Before Lance Armstrong was punished by the Anti-Doping Agency, he endured a private and physical form of discipline while growing up as a kid.

In the first episode of “Lance,” ESPN’s 30-for-30 documentary on the world-famous cyclist, the now 48-year-old said his stepfather, Terry Armstrong, used to “beat the sh-- out of me” with a fraternity paddle for mistakes like leaving his drawer open.

“I mean, you talk about disciplinarian. If he said, ‘Don’t leave your drawer open or you’re gonna be in trouble,’ and sure enough, I’d leave the drawer open, he’d pull out his fraternity paddle and just beat the s--t out of me,” Armstrong recalled. “If I did that, my kids would be getting spanked every minute of every day! Like, who cares? F--king drawer’s open.”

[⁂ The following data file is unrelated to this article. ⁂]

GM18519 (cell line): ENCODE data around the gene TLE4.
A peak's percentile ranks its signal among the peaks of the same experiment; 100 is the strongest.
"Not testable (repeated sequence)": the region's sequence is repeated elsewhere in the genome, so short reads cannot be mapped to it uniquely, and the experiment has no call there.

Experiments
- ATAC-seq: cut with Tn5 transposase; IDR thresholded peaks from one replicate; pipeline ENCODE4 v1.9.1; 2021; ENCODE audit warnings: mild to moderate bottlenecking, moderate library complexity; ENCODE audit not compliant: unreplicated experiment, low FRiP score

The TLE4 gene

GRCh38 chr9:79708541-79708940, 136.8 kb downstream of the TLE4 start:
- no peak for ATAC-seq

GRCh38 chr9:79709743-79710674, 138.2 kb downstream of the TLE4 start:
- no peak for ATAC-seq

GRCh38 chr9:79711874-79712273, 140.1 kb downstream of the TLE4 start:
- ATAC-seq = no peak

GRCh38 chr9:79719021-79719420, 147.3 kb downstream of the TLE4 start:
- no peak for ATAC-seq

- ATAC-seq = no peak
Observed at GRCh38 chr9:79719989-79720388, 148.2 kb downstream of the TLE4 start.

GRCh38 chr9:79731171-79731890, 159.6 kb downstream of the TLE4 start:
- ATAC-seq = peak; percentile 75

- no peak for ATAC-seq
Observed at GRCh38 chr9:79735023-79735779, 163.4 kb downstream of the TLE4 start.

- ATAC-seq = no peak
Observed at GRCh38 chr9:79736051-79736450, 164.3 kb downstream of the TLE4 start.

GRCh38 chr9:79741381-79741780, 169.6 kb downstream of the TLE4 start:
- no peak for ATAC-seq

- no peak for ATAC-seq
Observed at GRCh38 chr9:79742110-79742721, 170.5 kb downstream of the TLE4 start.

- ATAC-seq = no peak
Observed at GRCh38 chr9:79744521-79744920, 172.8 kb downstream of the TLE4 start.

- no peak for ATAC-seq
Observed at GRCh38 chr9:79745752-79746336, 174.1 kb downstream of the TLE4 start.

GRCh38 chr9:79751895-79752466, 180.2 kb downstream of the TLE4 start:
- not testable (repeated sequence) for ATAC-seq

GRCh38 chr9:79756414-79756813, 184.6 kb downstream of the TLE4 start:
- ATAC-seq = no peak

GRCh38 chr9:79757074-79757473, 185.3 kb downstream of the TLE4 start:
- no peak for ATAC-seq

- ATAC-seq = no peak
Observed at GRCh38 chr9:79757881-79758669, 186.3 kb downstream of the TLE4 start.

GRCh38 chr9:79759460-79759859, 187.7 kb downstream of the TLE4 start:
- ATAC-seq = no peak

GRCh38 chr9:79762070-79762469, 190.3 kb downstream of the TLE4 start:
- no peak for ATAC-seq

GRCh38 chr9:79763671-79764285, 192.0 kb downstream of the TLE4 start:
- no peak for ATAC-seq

When Armstrong was two years old, his parents divorced; his mother married Terry Armstrong a year later. He adopted Lance and took credit for shaping him into the man he became, for better or worse.


“I was tough on him as far as cleaning his room up and being orderly, and Linda was always there when I did it,” Terry Armstrong said in the documentary. “It wasn’t a belt, it wasn’t hitting him. It was just, ‘bend over and take your licks.’ That came from five years in military school, very regimented, so I was kind of by the book. The failure of my bringing up Lance, I was the taskmaster, but I didn’t put my arms around him enough and tell him I loved him. I was always there, always coaching him, always pushing him, but I didn’t show him the love that I should have.

“Lance would not be the champion he is today without me, because I drove him,” Terry Armstrong added. “I drove him like an animal. That’s the only thing I feel bad about. Did I make him too much, ‘win at all costs?’”